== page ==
How some beetles ‘drink’ water using their butts

Red flour beetles use special cells in their rear ends to suck water out of the air

A close up photo of several red flour beetles sitting on a pile of white flour with specks of flour stuck to some of the beetles.

Red flour beetles use certain cells in an organ in their digestive system to suck water out of fecal matter and back into their bodies.

HHelene/iStock/Getty Images Plus

Some beetles “drink” using their butts, and scientists are starting to understand how.

Red flour beetles, a major agricultural pest, open their anus to get water vapor in the air flowing into the lower gut and condensing on any poop there. The insects draw water out of the fecal material using special cells lining their lower digestive system, researchers report March 21 in Proceedings of the National Academy of Sciences.

This “amazing mechanism” could one day be exploited to make beetle-specific pesticides that could protect crops while safeguarding bees and other insects, says Kenneth Halberg, a comparative endocrinologist and physiologist at the University of Copenhagen. 

Insect pests get into as much as 20 percent of the global food supply every year, destroying food and costing farmers money, the United Nations’ Food and Agriculture Organization estimates. Beetles are particularly pernicious. These insects can thrive in arid environments, including in supplies of wheat and other bone-dry crops. One way dry-adapted beetles survive is by recycling water out of their poop using the rectal complex, an organ near the end of their digestive system. But researchers didn’t know how the insects accomplished the feat. 

Halberg and colleagues found that in red flour beetles (Tribolium castaneum), the gene Nha1 is more active in cells pockmarking the lining of the rectal complex than elsewhere in the body. Scientists have previously suggested that the rectal complex’s blisterlike cells were involved in sucking water out of material in the organ.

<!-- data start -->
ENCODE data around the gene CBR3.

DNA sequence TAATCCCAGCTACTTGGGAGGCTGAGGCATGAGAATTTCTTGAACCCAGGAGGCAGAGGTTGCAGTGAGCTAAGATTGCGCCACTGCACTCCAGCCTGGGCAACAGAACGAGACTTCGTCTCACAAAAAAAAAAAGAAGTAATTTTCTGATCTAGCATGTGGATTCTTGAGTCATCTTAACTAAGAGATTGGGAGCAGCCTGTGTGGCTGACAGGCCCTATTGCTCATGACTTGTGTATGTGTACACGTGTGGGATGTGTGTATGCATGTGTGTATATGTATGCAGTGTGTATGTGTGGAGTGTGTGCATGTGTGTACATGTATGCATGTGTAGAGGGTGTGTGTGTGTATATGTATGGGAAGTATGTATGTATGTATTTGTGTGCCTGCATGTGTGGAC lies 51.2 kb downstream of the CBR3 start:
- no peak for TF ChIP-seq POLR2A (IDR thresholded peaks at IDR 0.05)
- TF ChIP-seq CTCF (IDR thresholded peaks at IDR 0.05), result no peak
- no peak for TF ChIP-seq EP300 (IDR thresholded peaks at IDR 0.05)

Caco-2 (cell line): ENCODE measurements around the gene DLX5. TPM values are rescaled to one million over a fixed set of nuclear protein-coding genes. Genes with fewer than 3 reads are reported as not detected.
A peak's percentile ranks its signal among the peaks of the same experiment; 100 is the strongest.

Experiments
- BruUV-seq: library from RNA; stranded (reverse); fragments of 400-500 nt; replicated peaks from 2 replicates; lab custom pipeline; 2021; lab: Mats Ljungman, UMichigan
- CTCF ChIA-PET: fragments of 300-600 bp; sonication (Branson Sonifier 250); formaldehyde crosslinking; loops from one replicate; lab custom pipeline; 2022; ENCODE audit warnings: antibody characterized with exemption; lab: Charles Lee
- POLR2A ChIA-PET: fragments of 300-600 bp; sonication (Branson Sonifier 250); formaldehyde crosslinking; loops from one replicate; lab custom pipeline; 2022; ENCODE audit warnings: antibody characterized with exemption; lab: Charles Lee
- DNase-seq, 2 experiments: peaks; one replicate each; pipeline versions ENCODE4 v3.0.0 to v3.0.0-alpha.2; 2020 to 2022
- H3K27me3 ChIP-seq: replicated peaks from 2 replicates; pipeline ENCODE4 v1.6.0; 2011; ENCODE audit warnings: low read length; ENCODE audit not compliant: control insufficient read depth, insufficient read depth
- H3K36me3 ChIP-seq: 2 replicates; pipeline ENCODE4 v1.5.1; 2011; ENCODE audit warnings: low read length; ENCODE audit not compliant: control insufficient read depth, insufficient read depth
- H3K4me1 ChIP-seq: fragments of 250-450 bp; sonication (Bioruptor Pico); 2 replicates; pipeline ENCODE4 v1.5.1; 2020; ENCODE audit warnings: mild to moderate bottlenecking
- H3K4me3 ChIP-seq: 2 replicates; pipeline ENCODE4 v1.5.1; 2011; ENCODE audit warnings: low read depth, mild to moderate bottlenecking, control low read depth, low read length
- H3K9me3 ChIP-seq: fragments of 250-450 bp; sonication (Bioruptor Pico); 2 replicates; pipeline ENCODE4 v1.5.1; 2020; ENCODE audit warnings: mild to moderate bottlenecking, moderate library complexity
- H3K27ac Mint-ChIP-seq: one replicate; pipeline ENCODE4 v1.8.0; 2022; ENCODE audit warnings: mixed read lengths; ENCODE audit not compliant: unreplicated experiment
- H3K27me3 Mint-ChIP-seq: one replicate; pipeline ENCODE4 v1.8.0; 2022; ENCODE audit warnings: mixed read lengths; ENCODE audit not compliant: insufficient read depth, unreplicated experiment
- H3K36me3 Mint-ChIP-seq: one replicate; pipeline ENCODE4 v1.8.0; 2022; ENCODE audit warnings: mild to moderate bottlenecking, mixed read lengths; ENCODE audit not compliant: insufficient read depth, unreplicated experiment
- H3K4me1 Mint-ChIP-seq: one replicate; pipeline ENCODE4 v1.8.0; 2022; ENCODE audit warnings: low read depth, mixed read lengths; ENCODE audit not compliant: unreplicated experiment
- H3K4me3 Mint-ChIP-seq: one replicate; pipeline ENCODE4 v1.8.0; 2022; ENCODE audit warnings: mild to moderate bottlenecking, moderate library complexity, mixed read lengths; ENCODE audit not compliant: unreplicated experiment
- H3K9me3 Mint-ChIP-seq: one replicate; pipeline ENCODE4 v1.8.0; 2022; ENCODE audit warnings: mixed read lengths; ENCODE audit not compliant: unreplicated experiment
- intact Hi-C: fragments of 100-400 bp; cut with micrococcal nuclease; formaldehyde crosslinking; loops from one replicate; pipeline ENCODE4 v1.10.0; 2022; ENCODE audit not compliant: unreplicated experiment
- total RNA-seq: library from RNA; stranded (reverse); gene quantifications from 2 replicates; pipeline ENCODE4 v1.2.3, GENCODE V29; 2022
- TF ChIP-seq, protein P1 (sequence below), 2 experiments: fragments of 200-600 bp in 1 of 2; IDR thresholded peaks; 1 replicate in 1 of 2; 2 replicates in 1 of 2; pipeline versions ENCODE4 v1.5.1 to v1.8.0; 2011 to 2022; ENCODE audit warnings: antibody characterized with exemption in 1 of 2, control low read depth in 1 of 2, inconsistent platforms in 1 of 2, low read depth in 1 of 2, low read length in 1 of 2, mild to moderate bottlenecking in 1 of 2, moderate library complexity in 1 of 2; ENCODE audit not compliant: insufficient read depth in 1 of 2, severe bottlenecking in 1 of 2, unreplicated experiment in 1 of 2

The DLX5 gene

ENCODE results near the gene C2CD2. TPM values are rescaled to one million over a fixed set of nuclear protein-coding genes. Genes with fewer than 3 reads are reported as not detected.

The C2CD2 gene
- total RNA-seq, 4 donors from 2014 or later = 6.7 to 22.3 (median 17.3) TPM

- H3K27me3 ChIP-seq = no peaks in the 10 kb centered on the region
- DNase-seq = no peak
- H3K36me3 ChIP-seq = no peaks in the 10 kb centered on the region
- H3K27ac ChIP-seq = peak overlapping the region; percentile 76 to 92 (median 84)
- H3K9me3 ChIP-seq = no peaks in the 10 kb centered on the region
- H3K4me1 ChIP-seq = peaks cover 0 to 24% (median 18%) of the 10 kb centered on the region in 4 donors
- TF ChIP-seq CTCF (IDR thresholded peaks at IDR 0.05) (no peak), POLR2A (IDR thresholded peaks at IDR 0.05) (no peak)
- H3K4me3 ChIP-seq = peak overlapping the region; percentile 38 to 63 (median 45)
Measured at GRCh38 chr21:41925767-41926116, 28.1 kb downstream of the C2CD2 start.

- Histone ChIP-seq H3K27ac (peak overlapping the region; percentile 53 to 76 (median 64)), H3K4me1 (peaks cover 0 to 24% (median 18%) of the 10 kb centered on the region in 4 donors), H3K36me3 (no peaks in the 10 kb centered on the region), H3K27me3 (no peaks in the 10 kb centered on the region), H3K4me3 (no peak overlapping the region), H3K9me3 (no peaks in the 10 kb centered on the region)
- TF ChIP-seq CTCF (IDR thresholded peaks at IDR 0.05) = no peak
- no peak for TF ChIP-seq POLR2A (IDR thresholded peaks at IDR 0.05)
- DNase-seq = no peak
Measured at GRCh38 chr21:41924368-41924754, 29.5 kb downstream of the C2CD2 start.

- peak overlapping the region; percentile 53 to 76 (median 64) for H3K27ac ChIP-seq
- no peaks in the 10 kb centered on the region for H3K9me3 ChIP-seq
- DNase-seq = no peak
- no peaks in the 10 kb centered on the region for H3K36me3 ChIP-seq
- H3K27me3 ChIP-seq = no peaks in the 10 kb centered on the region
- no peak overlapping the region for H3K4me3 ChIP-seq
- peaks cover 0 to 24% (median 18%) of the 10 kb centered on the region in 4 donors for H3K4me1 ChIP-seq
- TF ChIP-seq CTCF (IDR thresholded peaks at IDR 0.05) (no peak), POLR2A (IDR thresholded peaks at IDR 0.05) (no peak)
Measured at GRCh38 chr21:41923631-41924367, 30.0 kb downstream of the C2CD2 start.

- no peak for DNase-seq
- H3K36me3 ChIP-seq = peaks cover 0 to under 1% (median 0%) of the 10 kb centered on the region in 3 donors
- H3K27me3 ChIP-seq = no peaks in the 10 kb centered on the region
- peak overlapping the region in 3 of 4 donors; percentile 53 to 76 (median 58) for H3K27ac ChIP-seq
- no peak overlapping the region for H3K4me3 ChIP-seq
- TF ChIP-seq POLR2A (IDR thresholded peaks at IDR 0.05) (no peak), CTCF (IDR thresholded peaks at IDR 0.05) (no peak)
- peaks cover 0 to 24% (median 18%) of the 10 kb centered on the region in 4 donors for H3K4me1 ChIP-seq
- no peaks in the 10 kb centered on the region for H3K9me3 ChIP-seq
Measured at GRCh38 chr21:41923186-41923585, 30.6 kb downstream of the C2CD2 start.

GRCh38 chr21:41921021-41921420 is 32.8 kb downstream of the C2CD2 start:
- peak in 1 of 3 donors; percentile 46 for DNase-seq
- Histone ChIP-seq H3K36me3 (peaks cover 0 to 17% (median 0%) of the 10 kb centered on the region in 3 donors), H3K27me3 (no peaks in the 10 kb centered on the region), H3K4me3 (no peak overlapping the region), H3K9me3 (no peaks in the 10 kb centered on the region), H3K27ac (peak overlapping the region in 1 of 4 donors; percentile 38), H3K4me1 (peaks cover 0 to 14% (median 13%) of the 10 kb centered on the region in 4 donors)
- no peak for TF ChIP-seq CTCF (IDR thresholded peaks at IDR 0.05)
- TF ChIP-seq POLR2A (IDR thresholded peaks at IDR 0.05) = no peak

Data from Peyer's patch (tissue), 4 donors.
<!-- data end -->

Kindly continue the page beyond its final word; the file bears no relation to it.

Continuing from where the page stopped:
But “the paradox was that they don’t look like transporting cells,” says Michael O’Donnell, an insect physiologist at McMaster University in Hamilton, Canada, who was not involved with the research.

The new study may resolve that paradox. Nha1 produces a protein that pumps charged potassium particles across the cells’ membranes, Halberg’s team found. That may result in a buildup of the ions on the outside of the rectal complex, the researchers suspect.

Through osmosis, water will move toward areas with a high concentration of ions. So that pool of potassium could allow beetles to move water through the wall of the rectal complex and into the rest of the body.

Experiments confirmed that the insects opened their anuses in high humidity so water vapor could flow into the rectal complex. What’s more, beetles with Nha1 deactivated didn’t survive as well in dry conditions as normal beetles.

It’s not clear whether other beetles use a similar mechanism, Halberg says. But the finding emphasizes how “nature has its way of developing some quite interesting solutions to some very interesting problems.”

More Stories from Science News on Life

From the Nature Index

Paid Content